In the summer of 1928, William Alexander Scott began a small four-page weekly with the help of his brother Cornelius. By 1932 the Atlanta World
had become a daily paper and the basis of Scott's vision for a massive Southern newspaper chain - the Southern Newspaper Syndicate, later renamed as the Scott Newspaper Syndicate. At its peak, more than 240 papers were associated with the Syndicate, making it one of the largest black press institutions in the country. However, the extent of the Syndicate's reach and its centrality to Black southern life has remained largely overlooked.
In The Grapevine of the Black South: The Scott Newspaper Syndicate in the Generation before the Civil Rights Movement
(University of Georgia Press, 2018), Thomas Aiello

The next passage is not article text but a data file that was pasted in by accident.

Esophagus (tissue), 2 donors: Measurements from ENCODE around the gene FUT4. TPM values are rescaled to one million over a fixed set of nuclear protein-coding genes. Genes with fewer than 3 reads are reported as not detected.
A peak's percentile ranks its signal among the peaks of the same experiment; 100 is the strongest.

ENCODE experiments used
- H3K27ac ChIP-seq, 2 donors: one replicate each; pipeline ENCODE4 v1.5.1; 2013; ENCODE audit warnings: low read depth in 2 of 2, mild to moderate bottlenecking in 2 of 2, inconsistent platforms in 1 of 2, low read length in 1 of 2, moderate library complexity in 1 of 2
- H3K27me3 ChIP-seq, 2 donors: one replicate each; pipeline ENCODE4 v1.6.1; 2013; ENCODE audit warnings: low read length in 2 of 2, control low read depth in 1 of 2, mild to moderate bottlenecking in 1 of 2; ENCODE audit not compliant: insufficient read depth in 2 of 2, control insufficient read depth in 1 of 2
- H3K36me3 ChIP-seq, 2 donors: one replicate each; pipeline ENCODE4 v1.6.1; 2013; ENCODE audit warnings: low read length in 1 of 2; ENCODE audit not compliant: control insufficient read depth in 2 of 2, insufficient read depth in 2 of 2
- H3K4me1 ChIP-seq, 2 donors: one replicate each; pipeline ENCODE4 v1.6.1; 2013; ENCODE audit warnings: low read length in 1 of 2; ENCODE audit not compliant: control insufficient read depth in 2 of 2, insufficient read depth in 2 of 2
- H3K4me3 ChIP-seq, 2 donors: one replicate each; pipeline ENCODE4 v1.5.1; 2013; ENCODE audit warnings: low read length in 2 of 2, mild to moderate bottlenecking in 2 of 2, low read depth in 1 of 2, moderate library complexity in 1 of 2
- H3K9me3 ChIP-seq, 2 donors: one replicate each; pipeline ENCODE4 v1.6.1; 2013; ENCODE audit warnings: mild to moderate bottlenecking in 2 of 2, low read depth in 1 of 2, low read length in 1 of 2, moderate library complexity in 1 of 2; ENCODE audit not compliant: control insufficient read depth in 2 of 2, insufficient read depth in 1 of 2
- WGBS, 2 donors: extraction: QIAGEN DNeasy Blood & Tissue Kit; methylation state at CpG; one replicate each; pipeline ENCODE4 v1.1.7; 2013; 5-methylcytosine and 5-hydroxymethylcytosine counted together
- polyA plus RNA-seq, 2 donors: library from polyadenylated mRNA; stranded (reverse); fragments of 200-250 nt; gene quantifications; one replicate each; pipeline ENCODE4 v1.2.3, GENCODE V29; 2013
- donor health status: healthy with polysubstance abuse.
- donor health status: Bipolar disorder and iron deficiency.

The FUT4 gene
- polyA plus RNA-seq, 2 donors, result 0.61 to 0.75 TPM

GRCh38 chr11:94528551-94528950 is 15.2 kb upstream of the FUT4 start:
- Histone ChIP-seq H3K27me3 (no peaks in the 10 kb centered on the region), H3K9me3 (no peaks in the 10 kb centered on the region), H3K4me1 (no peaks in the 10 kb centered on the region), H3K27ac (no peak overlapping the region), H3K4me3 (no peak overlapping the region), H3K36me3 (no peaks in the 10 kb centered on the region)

offers the first critical history of this influential newspaper syndicate, tracing its roots in the early 1930s through to its eventual dissolution in the 1950s. During this critically important period preceding the the "civil rights era" ushered in by the 1954 Supreme Court ruling on school segregation, the Syndicate helped to shape the collective identity and community networks of the Black South. While providing local editors with a large degree of control and the flexibility to emphasize regional concerns and interests, the Syndicate gave its readers a similar set of tools from which to craft their understanding of Black life and culture, a means to document racial injustice and oppression, and an unparalleled grapevine of information and news coverage.